Basically, this means an array of eight speaker drivers arranged in what Samsung’s describing as a ‘4.2.2’ arrangement. That means two midrange drivers firing from the top of the chassis, another pair of mids plus two low-frequency units firing from the bottom, and a tweeter at either side of the frame about halfway up. The idea is to both open up the soundstage and to offer a degree of audio tracking to whatever is happening on the screen.
In some respects it’s reasonably successful. Certainly the eight drivers and their 70 watts of total power produce a big, well separated sound - and there’s undeniably a degree of motion-tracking along with it. But the sonic signature is quite hard and thin, and so inappropriate for the opulence of the images it’s accompanying it’s almost funny.
Other panels to ponder...
Well, last year’s Samsung 8K models are now available with some tempting discounts… but the Q950TS is a decent step on from any of those, so let’s not involve ourselves in any false economies.
A better bet would be to consider one of the world’s bigger and more accomplished 4K TVs, especially those with half-decent audio quality. And in that respect it’s hard to look beyond the remarkable Philips OLED+984. Admittedly it’s ‘just’ as 65-inch screen, but unlike the Samsung it’s a) equipped with Ambilight, b) includes Dolby Vision as well as HDR10+ dynamic metadata compatibility and c) sounds better than any other TV on the market thanks to its Bowers & Wilkins integrated soundbar.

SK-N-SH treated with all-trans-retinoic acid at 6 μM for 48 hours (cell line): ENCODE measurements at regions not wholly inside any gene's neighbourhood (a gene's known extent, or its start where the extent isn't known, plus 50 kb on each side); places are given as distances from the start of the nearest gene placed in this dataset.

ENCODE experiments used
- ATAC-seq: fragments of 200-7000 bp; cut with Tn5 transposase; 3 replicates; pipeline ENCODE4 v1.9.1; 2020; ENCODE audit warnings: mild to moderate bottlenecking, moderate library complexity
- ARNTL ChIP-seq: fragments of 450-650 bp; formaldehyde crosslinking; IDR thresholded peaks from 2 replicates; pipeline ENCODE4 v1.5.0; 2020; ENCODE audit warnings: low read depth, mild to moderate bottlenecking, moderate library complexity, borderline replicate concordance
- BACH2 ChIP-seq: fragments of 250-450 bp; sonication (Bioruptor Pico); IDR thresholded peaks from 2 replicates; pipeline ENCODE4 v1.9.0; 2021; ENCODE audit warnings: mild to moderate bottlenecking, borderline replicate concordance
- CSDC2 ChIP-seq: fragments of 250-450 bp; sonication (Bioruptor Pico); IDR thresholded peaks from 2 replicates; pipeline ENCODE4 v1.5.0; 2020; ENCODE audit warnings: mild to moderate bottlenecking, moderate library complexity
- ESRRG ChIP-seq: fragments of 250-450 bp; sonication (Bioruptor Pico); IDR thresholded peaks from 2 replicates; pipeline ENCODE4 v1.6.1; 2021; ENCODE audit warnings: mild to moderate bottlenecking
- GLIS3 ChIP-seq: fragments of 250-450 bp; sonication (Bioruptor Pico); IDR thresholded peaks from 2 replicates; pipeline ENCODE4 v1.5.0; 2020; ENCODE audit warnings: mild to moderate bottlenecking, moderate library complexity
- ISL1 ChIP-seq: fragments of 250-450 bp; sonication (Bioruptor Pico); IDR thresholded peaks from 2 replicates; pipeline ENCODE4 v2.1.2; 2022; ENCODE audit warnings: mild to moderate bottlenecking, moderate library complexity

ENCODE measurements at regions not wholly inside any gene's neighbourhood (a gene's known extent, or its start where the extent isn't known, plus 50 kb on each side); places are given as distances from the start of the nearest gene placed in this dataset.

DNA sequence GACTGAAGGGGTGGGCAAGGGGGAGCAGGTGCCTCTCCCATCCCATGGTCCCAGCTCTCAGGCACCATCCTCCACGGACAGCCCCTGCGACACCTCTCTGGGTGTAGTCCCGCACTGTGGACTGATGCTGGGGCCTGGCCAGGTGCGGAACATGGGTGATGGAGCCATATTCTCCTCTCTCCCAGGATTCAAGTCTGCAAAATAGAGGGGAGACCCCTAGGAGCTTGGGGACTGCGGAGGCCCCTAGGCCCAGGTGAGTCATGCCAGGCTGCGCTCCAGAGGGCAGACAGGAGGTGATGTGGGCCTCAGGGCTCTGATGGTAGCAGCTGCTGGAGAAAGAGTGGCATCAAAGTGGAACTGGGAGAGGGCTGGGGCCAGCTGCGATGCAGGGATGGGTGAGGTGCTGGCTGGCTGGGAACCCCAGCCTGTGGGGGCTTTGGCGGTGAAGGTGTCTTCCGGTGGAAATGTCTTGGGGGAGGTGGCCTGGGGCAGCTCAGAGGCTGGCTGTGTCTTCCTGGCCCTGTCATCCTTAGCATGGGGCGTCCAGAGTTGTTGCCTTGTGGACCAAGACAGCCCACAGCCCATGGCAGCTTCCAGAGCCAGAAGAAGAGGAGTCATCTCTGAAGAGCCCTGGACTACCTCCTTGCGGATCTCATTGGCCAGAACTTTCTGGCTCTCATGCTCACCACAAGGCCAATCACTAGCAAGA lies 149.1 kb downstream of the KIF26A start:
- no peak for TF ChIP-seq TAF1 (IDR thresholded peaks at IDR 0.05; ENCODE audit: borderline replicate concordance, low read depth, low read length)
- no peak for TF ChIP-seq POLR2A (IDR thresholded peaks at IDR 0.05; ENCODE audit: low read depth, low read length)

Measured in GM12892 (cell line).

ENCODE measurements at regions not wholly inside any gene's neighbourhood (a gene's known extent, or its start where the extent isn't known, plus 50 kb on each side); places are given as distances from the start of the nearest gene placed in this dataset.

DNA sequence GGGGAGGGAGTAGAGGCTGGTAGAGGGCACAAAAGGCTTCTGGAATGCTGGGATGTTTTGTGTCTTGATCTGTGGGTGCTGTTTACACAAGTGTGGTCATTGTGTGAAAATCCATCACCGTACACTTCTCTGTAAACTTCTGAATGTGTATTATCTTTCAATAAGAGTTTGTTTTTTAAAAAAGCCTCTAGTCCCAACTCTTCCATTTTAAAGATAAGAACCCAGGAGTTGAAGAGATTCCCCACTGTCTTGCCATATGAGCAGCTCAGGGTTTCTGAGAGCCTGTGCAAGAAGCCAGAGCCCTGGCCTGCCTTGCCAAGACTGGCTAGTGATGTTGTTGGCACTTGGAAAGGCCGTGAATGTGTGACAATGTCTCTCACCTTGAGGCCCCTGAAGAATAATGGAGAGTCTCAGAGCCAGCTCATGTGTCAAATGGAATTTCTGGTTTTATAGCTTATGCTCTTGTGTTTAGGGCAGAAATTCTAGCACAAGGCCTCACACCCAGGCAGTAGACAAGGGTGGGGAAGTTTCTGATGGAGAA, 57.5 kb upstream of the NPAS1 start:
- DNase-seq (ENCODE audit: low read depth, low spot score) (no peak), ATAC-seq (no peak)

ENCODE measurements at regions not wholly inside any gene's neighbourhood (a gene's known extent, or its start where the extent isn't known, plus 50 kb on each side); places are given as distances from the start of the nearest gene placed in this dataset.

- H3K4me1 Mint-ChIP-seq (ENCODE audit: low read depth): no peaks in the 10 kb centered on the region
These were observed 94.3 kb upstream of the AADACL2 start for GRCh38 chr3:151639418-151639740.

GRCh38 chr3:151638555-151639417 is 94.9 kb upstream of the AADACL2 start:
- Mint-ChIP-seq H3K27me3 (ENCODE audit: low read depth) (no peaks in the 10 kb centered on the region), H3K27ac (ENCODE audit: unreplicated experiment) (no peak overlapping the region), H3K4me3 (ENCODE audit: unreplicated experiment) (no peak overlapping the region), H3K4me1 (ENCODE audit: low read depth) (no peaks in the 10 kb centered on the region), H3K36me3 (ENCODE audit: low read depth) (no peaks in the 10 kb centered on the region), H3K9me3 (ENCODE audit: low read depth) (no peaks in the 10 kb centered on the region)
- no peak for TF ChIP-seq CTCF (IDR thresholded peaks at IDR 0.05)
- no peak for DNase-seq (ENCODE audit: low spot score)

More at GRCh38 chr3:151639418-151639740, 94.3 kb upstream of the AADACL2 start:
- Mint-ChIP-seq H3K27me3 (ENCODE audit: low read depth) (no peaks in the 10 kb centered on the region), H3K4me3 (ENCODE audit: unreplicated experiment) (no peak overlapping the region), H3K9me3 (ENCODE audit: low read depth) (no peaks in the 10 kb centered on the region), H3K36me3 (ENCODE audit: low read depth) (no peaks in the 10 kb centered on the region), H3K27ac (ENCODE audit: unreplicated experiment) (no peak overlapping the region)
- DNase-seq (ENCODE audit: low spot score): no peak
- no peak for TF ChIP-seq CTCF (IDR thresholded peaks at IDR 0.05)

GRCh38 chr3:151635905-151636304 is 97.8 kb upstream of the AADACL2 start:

And it’s roughly half the price of the 75Q950TS, so it leaves you enough money for a nice holiday or something.
Or you could go to the other extreme and spend five figures on the 85-inch Sony Z9G/ZG9 8K TV. It’s a bloater compared to the Samsung, both in screen size and chassis depth, but it’s a comparably impressive upscaler of 4K content. It’s not as bright as the Samsung, though, nor as adept with low-light detail.
The 75Q950TS is a very worthwhile advancement of the 8K art. Its native 8K images are almost humbling in their fidelity, and out in the real world it’s as good an upscaler of 4K content as you can buy at any price. The price, and the lack of native content, make it an undeniably idiosyncratic purchase, but it’s hard to imagine anyone watching the pictures it delivers and then wishing they hadn’t bothered.
- Expect to see the Q950TS on our list of the best 8K TVs